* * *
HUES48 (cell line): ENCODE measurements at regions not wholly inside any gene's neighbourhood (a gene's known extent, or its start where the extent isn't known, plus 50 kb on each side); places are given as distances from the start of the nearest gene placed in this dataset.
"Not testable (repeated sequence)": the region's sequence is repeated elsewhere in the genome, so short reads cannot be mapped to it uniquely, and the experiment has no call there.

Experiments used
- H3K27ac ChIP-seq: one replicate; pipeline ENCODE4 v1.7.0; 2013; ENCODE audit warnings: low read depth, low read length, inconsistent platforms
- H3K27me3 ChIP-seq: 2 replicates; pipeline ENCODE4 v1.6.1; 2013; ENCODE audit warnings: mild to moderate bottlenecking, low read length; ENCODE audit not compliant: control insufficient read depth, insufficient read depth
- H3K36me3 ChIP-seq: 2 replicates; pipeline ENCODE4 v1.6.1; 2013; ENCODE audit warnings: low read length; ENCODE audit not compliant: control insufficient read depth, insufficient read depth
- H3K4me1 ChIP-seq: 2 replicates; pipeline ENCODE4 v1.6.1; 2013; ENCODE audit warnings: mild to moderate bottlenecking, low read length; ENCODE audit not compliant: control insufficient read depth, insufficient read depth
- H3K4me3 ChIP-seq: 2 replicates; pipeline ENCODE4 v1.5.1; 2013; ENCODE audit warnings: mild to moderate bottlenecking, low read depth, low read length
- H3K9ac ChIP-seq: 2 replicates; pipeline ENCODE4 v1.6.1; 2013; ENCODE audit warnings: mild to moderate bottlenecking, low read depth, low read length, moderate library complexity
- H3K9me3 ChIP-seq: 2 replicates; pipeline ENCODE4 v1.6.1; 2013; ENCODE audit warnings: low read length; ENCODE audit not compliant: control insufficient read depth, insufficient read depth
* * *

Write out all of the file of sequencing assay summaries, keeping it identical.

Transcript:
HUES48 (cell line): ENCODE measurements at regions not wholly inside any gene's neighbourhood (a gene's known extent, or its start where the extent isn't known, plus 50 kb on each side); places are given as distances from the start of the nearest gene placed in this dataset.
"Not testable (repeated sequence)": the region's sequence is repeated elsewhere in the genome, so short reads cannot be mapped to it uniquely, and the experiment has no call there.

Experiments used
- H3K27ac ChIP-seq: one replicate; pipeline ENCODE4 v1.7.0; 2013; ENCODE audit warnings: low read depth, low read length, inconsistent platforms
- H3K27me3 ChIP-seq: 2 replicates; pipeline ENCODE4 v1.6.1; 2013; ENCODE audit warnings: mild to moderate bottlenecking, low read length; ENCODE audit not compliant: control insufficient read depth, insufficient read depth
- H3K36me3 ChIP-seq: 2 replicates; pipeline ENCODE4 v1.6.1; 2013; ENCODE audit warnings: low read length; ENCODE audit not compliant: control insufficient read depth, insufficient read depth
- H3K4me1 ChIP-seq: 2 replicates; pipeline ENCODE4 v1.6.1; 2013; ENCODE audit warnings: mild to moderate bottlenecking, low read length; ENCODE audit not compliant: control insufficient read depth, insufficient read depth
- H3K4me3 ChIP-seq: 2 replicates; pipeline ENCODE4 v1.5.1; 2013; ENCODE audit warnings: mild to moderate bottlenecking, low read depth, low read length
- H3K9ac ChIP-seq: 2 replicates; pipeline ENCODE4 v1.6.1; 2013; ENCODE audit warnings: mild to moderate bottlenecking, low read depth, low read length, moderate library complexity
- H3K9me3 ChIP-seq: 2 replicates; pipeline ENCODE4 v1.6.1; 2013; ENCODE audit warnings: low read length; ENCODE audit not compliant: control insufficient read depth, insufficient read depth